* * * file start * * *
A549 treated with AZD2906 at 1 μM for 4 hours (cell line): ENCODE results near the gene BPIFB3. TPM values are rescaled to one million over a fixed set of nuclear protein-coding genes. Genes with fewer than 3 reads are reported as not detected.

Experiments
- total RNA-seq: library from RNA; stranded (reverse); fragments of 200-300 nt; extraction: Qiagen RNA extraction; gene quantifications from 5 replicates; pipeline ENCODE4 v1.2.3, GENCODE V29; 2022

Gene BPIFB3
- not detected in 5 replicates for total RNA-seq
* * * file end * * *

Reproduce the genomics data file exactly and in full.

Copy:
A549 treated with AZD2906 at 1 μM for 4 hours (cell line): ENCODE results near the gene BPIFB3. TPM values are rescaled to one million over a fixed set of nuclear protein-coding genes. Genes with fewer than 3 reads are reported as not detected.

Experiments
- total RNA-seq: library from RNA; stranded (reverse); fragments of 200-300 nt; extraction: Qiagen RNA extraction; gene quantifications from 5 replicates; pipeline ENCODE4 v1.2.3, GENCODE V29; 2022

Gene BPIFB3
- not detected in 5 replicates for total RNA-seq